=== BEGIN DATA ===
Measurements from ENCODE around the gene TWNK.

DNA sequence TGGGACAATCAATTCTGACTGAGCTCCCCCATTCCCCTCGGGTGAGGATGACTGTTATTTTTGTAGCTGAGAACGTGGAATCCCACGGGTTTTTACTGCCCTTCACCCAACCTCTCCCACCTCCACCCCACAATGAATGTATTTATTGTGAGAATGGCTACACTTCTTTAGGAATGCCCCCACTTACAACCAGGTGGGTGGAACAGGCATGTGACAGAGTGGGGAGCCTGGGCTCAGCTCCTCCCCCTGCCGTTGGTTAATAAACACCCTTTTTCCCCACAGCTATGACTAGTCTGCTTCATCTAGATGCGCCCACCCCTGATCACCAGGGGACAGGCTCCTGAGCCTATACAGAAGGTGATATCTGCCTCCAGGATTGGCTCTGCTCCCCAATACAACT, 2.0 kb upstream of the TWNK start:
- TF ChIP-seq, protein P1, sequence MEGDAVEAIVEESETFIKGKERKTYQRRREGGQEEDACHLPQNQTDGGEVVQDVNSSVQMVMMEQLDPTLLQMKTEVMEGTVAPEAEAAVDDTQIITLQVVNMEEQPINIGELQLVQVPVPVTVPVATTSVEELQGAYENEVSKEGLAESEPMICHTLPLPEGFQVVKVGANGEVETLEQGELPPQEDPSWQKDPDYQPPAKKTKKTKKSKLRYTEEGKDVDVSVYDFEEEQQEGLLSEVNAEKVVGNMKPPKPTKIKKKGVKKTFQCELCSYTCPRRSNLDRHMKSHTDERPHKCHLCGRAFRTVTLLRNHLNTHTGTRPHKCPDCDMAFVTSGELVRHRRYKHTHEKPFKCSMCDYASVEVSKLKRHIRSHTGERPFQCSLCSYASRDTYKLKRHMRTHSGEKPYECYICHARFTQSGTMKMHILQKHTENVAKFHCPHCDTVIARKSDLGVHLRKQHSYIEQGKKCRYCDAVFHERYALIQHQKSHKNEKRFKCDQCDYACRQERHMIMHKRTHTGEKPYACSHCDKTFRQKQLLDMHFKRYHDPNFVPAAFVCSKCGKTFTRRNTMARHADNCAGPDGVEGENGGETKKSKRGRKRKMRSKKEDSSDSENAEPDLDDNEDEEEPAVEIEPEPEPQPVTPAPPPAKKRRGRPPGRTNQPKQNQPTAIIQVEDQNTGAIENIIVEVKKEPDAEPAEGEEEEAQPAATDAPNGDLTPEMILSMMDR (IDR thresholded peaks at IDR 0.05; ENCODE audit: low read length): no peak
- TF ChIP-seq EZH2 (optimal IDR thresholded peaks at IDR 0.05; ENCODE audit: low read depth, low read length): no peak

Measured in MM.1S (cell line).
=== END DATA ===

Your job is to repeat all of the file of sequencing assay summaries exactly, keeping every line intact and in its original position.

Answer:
Measurements from ENCODE around the gene TWNK.

DNA sequence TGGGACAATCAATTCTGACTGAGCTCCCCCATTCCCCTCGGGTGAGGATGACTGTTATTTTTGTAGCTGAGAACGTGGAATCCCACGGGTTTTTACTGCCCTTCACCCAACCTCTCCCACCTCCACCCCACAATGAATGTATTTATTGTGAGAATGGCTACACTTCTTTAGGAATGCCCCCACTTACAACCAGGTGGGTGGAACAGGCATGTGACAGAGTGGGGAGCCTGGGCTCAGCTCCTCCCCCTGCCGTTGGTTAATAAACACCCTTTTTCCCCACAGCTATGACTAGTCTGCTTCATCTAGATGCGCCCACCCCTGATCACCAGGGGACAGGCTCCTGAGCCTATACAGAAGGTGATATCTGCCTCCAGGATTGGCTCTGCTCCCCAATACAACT, 2.0 kb upstream of the TWNK start:
- TF ChIP-seq, protein P1, sequence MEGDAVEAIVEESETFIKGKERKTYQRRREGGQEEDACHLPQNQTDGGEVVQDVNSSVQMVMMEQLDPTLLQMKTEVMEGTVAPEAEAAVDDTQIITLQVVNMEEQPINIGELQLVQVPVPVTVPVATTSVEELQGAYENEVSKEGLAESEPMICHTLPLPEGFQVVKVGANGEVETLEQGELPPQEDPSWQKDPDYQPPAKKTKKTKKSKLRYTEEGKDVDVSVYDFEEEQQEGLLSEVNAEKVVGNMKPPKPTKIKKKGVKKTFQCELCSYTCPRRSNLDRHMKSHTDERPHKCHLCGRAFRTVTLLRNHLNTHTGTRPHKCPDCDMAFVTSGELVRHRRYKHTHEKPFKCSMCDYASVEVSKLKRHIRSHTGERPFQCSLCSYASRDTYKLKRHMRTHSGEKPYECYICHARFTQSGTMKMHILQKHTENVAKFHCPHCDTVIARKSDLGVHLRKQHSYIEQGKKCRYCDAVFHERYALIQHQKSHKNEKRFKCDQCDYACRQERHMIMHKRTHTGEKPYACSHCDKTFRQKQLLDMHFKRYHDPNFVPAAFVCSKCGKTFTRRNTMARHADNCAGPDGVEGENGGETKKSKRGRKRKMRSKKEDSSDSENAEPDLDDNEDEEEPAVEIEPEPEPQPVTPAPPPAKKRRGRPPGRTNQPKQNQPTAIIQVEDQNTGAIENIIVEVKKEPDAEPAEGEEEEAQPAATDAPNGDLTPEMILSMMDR (IDR thresholded peaks at IDR 0.05; ENCODE audit: low read length): no peak
- TF ChIP-seq EZH2 (optimal IDR thresholded peaks at IDR 0.05; ENCODE audit: low read depth, low read length): no peak

Measured in MM.1S (cell line).